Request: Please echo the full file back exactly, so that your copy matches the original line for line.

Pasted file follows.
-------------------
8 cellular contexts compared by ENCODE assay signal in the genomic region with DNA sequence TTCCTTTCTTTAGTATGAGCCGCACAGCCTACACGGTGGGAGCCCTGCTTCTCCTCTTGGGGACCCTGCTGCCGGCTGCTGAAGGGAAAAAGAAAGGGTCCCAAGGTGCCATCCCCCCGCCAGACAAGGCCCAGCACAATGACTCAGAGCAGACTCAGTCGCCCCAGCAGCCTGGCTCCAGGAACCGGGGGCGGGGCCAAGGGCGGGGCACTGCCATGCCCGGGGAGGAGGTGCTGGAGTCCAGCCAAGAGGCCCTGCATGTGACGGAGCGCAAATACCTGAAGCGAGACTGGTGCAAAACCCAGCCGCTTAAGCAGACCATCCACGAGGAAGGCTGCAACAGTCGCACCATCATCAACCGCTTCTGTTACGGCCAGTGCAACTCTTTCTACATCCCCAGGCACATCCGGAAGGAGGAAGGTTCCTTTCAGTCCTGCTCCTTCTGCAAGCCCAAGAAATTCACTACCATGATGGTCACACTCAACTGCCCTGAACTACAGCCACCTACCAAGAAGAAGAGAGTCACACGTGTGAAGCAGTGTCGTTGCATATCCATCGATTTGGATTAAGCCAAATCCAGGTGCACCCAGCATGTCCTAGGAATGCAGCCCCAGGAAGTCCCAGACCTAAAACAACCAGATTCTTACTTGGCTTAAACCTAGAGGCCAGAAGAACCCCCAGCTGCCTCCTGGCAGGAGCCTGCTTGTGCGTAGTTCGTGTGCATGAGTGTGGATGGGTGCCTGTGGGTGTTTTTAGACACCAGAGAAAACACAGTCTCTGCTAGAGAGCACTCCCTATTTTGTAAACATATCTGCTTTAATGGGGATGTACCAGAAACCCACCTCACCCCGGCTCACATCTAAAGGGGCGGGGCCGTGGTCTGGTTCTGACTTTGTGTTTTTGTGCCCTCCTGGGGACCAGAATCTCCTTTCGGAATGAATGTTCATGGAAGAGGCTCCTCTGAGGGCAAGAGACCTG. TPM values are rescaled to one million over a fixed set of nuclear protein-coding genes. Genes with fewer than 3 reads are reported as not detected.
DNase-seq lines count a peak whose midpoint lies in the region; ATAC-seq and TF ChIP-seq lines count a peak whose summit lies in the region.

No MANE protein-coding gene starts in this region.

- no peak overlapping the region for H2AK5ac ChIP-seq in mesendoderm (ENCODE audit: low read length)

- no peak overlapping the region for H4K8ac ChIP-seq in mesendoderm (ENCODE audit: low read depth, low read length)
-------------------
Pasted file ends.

8 cellular contexts compared by ENCODE assay signal in the genomic region with DNA sequence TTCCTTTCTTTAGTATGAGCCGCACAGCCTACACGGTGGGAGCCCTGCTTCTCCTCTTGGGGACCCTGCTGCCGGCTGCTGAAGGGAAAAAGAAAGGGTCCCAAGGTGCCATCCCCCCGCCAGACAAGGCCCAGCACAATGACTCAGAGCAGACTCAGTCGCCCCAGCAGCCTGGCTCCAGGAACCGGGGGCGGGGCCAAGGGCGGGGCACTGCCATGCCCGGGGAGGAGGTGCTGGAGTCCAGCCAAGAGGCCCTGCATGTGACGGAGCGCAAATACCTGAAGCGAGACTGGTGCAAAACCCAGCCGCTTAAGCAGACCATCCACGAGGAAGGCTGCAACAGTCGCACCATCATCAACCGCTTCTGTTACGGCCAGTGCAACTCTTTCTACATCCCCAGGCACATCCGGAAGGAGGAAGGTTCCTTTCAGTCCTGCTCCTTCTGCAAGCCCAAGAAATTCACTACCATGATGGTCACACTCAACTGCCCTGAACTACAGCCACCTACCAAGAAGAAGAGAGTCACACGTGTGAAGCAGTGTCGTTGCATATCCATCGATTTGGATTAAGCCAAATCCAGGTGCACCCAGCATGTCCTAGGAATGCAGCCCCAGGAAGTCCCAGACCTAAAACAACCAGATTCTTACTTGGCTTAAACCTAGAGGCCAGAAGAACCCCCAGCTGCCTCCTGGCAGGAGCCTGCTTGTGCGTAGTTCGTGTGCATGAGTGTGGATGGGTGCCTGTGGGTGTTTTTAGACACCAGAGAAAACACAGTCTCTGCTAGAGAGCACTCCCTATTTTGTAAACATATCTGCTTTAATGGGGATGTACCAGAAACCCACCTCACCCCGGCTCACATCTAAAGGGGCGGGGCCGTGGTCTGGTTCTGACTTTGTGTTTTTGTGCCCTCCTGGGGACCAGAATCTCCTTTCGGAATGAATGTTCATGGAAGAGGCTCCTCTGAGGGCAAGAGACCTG. TPM values are rescaled to one million over a fixed set of nuclear protein-coding genes. Genes with fewer than 3 reads are reported as not detected.
DNase-seq lines count a peak whose midpoint lies in the region; ATAC-seq and TF ChIP-seq lines count a peak whose summit lies in the region.

No MANE protein-coding gene starts in this region.

- no peak overlapping the region for H2AK5ac ChIP-seq in mesendoderm (ENCODE audit: low read length)

- no peak overlapping the region for H4K8ac ChIP-seq in mesendoderm (ENCODE audit: low read depth, low read length)